Review Summary: (Fairly) Widely considered the band’s best album, Drawing Black Lines is 55 minutes of intense, emotion filled hard rock and post hardcore, with just a couple bad stops along the way.4 of 4 thought this review was well written
It is the beginning of the new millennium. Rage Against the Machine has released what (we now
know) will be their final album. Nu-metal is in it’s peak, led by Deftones, Mudvayne, Slipknot; and very soon, Linkin Park (Hybrid Theory
will be released in October). These and many other heavy bands dominate popular music, but one fairly unknown band is about to make its mark with their sophomore album. That band is Project 86, and the album is Drawing Black Lines
It’s clear from the start that listeners are in for something excellent. Opening track Stein’s Theme
slowly builds from a single strummed guitar chord, adding a second riff and drums. After half a minute, this drops off for a quick bass riff and then explodes into the verse. In between a simple but surprisingly effective riff, vocalist Andrew Schwab makes his entrance, with rapid-fire delivery of (also) simple but effective lyrics. The chorus screams
anthemic, with the band backing Schwab’s shouting of: “We aren’t playing by your rules / We’ll never play the fool / So no, you cannot take what’s inside of me!
” It all ends in an unusual structure, going from a bridge, to a breakdown, back to the verse, and ending on the repeated breakdown. Last heard are muffled shrieks creating a somewhat creepy ending to the album’s knockout opener.
A good portion of the album continues in similar fashion, with plenty of hard rock bliss and hardcore influences. Guitarist/vocalist Randy Torres and lead vocalist Andrew Schwab are at the forefront of the assault, each giving a solid performance. As a sign of the times, rapping is fairly prevalent of many verses, although it often feels more fitting for a song than most from Mike Shinoda or Zach de la Rocha. Schwab has plenty of great shouts and screaming in his repertoire, and these are often backed by or alternate between Torres’ excellent singing voice. The crunchy, distorted guitars deliver loads of great riffs, along with nice clean parts and effects that barely ever sound boring.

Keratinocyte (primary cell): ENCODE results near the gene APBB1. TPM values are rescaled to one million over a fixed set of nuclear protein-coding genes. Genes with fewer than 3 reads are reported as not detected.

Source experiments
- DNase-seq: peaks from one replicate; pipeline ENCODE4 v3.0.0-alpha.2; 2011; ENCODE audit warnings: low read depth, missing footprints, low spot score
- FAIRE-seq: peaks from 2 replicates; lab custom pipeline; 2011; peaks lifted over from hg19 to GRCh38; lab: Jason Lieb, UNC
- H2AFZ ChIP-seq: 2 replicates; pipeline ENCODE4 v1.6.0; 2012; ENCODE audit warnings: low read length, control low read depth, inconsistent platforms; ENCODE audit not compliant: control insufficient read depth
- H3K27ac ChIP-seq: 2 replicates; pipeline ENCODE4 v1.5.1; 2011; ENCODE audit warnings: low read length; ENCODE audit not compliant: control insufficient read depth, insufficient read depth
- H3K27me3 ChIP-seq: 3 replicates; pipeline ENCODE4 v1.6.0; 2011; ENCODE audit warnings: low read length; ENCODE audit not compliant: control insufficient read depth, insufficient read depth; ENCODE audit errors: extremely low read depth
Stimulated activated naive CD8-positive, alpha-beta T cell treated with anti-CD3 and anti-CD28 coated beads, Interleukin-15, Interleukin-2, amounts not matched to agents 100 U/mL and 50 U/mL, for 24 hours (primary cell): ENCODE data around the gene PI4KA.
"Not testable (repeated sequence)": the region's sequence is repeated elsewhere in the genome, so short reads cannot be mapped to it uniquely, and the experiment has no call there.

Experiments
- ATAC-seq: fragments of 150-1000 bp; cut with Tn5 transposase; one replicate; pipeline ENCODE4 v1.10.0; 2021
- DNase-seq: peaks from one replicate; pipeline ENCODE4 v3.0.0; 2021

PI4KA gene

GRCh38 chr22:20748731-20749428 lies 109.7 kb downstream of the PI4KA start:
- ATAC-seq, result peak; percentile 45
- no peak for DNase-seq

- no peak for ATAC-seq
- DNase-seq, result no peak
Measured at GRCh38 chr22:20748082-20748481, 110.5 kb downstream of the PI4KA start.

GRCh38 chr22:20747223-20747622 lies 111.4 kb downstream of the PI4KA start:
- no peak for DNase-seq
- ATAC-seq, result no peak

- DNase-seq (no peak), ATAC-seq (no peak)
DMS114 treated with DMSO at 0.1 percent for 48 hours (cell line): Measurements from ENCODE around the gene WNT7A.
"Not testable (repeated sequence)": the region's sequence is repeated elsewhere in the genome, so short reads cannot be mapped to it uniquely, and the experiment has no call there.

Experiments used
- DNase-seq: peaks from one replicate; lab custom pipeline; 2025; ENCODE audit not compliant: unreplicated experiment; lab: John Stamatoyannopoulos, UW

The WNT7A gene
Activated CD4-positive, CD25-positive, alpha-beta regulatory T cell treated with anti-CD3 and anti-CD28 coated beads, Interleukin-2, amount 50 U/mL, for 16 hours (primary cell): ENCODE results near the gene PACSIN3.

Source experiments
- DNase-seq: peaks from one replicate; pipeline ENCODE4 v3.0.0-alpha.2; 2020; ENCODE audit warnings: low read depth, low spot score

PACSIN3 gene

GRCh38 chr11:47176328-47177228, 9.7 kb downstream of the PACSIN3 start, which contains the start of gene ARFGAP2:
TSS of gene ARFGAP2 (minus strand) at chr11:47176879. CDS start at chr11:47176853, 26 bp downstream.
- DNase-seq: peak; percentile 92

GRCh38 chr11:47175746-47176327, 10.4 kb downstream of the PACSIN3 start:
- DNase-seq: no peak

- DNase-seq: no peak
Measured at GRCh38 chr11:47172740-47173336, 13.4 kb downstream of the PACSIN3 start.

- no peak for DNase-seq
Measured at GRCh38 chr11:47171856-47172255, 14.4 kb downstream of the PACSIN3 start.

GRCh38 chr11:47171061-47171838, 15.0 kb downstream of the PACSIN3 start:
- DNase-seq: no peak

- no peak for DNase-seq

The rhythm section of Stephen Dail (bass) and Alex Albert (drums) is not quite as good, but back the music pretty well. Albert plays what is necessary for each song, and this can include cool beats (see Chimes
) or interesting fills. Although Dail’s contribution is not heard very well in the overall mix, there are several times where his instrument isn’t drowned out by guitar. These accent the songs quite well, and one wishes you could hear him the rest of the time.
The band also displays some excellent melodies as well, with P.S.
containing the prime examples. The former is a near 6-minute piece that constantly switches from Schwab-led fury to Torres-fronted melody, fading out with haunting female vocals that end an album standout.
There are, like almost any album, problems. The sound quality is lacking a bit, and doesn’t quite to justice to a lot of Schwab’s vocals. It doesn’t take away from the overall quality, however, and can add to the album’s raw, unrestrained feel. There are two filler tracks – Star
. The first is another attempt at being atmospheric and melodic, however it ends up being way too repetitive, with Torres singing “How could I be?”
over and over again. The album’s closer is twelve minutes of techno and hard rock fused together, with Schwab’s vocals sounding absolutely terrible
. It’s a chore to listen to, and you wonder why they couldn’t have just ended with a satisfying 11-song album instead.
Drawing Black Lines
is an excellent sophomore album, filled with plenty of emotion, intensity and raw power, with only two problematic tracks. It is considered by most fans and myself (as well as Sputnik) to be their best achievement, and the place to start for a first time listener.
One Armed Man (Play On)
A Toast to My Former Self